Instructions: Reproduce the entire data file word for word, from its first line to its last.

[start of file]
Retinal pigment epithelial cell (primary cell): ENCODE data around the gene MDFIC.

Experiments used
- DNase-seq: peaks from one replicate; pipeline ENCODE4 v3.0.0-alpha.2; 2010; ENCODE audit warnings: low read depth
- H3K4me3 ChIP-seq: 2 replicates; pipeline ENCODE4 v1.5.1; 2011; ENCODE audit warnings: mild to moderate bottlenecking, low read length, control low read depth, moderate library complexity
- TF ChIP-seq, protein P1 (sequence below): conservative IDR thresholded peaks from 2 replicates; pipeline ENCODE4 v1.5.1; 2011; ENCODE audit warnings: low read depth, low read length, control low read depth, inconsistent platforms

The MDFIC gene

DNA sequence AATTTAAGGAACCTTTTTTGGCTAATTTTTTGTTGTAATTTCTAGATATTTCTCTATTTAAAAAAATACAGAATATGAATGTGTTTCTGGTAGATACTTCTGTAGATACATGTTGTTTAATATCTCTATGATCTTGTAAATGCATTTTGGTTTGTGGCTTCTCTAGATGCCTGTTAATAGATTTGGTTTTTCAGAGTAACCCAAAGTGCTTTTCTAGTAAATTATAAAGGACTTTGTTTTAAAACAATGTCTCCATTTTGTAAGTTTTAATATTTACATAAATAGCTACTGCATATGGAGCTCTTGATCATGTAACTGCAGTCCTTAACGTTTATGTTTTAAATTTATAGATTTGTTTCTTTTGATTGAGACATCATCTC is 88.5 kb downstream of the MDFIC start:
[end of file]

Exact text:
Retinal pigment epithelial cell (primary cell): ENCODE data around the gene MDFIC.

Experiments used
- DNase-seq: peaks from one replicate; pipeline ENCODE4 v3.0.0-alpha.2; 2010; ENCODE audit warnings: low read depth
- H3K4me3 ChIP-seq: 2 replicates; pipeline ENCODE4 v1.5.1; 2011; ENCODE audit warnings: mild to moderate bottlenecking, low read length, control low read depth, moderate library complexity
- TF ChIP-seq, protein P1 (sequence below): conservative IDR thresholded peaks from 2 replicates; pipeline ENCODE4 v1.5.1; 2011; ENCODE audit warnings: low read depth, low read length, control low read depth, inconsistent platforms

The MDFIC gene

DNA sequence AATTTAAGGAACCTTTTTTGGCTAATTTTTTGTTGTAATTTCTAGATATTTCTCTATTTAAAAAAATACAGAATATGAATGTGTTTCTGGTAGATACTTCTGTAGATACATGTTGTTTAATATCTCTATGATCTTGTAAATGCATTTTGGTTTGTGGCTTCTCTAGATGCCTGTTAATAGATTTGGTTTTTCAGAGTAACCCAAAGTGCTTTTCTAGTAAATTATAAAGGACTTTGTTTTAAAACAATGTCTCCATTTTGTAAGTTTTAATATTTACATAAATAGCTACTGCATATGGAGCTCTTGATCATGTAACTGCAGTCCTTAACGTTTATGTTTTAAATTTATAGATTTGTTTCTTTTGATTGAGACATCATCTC is 88.5 kb downstream of the MDFIC start: